• Do the calculations to show how your tech project will save money.  You won’t be able to define it exactly, but you need to show the funder that you’ve estimated the potential return and that the project is clearly worthwhile.
  • Make sure you’re asking for what you really need.  Beware of the ‘shiny object’ syndrome, where you’re swayed by what tech seems to be in vogue at the moment
  • Remember that the total cost of your project will be a lot more than the cost of the new hardware/software.
  • Read 3 Mistakes to Avoid in your Tech Grant Proposal (also by Idealware).

Not all funders will support technology focused projects, but if you follow these tips you will definitely increase your chances of success.

Another Great Nonprofit Technology Conference – Notes on #15NTC

I returned from Austin, TX this week, where I attended another wonderful Nonprofit Technology Conference (great job Amy & Nten!).  Thanks to everyone who attended and participated in my two sessions, Winning 100% Buy-In from Staff and Board for your Next Nonprofit Technology Adoption (see collaborative notes) and Why User Adoption Shouldn’t Be an Afterthought: Making Sure Your Organization Actually Uses the Technology You Implement (see collaborative notes).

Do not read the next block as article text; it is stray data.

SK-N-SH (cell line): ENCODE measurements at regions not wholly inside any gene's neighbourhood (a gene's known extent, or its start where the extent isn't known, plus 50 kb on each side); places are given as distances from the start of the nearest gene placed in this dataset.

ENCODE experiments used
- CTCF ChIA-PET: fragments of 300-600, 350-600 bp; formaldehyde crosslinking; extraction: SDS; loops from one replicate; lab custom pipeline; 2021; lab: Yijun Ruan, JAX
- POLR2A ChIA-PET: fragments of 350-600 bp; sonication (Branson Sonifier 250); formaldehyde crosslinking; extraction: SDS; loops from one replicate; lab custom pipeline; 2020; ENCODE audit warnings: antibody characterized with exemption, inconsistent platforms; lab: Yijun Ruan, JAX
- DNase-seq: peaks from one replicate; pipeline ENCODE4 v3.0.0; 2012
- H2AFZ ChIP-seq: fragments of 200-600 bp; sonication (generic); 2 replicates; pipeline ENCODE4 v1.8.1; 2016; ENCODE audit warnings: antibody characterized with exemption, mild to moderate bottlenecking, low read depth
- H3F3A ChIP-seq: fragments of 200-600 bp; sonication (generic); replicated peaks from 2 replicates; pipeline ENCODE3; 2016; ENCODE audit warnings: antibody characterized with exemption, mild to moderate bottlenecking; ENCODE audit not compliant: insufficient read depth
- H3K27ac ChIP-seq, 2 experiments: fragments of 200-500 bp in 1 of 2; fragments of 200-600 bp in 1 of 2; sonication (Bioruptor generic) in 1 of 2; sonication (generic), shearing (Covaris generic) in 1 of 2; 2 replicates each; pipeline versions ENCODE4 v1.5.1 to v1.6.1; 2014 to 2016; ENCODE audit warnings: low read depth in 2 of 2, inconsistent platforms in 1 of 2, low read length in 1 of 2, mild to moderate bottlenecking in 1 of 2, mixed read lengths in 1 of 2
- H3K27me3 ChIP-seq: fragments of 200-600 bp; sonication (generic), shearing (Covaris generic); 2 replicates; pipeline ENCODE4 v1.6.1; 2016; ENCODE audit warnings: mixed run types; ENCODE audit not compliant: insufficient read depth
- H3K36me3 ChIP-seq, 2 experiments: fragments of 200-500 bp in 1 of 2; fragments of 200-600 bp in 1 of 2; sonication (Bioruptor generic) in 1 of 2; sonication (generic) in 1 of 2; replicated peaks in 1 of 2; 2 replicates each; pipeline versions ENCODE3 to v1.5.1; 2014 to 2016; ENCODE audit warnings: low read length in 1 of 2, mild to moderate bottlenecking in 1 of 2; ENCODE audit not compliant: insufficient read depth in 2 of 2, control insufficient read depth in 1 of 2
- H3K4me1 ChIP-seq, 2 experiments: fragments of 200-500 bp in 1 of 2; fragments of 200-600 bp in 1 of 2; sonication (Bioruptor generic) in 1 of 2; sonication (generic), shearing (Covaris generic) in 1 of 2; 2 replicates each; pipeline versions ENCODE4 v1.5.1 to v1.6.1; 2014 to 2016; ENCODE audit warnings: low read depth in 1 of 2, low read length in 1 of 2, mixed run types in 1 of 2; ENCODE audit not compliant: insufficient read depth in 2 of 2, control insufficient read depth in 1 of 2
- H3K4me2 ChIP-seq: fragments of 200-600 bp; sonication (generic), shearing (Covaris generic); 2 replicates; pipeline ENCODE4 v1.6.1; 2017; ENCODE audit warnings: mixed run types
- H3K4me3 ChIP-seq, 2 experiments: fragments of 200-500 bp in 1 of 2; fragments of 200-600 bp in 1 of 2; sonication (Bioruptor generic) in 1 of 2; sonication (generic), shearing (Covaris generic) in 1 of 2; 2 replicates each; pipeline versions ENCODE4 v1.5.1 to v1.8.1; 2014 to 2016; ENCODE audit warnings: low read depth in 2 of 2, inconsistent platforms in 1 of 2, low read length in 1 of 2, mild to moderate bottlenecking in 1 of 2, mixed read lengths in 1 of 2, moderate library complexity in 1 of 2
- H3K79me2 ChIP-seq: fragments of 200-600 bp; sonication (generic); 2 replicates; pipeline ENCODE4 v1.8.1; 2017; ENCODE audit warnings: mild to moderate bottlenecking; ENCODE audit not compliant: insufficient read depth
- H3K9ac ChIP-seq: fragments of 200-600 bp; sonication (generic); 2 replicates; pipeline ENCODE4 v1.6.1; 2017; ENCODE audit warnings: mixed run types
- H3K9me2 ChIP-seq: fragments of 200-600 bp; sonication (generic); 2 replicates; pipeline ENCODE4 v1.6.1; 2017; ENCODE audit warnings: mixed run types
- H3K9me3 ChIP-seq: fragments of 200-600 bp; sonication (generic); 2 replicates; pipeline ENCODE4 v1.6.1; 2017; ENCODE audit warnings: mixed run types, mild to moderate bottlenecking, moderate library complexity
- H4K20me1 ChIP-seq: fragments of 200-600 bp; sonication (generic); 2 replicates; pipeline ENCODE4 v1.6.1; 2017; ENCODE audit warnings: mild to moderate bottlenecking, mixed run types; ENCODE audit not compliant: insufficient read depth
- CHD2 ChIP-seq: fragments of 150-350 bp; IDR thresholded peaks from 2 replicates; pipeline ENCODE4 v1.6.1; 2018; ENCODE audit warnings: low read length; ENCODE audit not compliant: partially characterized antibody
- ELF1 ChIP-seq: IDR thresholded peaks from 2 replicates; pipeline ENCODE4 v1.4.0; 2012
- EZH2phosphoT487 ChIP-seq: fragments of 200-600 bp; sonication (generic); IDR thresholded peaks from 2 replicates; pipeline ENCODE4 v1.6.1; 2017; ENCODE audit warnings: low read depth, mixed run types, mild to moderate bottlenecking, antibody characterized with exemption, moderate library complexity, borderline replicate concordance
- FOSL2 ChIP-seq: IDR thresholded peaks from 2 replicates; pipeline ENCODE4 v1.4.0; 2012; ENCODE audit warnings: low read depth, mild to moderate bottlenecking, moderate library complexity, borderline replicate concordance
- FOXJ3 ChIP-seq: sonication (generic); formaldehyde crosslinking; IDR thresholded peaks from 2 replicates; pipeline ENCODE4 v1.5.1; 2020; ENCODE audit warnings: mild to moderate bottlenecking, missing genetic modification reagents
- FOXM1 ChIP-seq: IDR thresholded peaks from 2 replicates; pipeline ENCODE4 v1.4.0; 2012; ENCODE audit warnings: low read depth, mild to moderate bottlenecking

Although these sessions were given at different times with different co-presenters, they really were related;  how to get organization support from the start to increase the probability of project success, and what to do throughout the process to make sure users are happy with the new system.  Below are my slides illustrating ten scenarios of what can go right – and wrong in user adoption:

If you would like more tips on how to make your projects end better, take a cue from my friend Peter Campbell, who in his latest post What is Nonprofit Technology explains that “Successful technology implementations at nonprofits are done by people who know how to communicate. The soft skills matter even more than the tech skills, because you will likely be reporting to people who don’t understand what tech does.”
Interestingly, another session I attended  was entitled What to Do When Technology Isn’t Your Problem (see collaborative notes), which focused on the importance of people and process as well as the technology.  Spend the time to fully understand business processes work and make sure you work on your relationships, both inside and outside your organization.  When tech projects fail, the technology usually isn’t the reason why.

Winning 100% Buy-In For Your Next Nonprofit Technology Adoption – #15NTC Preview

Have you ever spent a lot of time and effort planning and implementing a project, only to find out months after rollout that users barely use the new system?

15NTCAt the 2015 Nonprofit Technology Conference, in Austin, Texas next week, I will be a presenter in the session, Winning 100% Buy-in from Staff and Board for Your Next Nonprofit Technology Adoption.  With co-presenters Kathryn Englehardt-Cronk (Community TechKnowledge), Brad Pierson and Jennifer Vocelka (SIMS Foundation), we will share our experiences about how to get your colleagues on board for your next project.

Here’s a preview of what we’ll be discussing: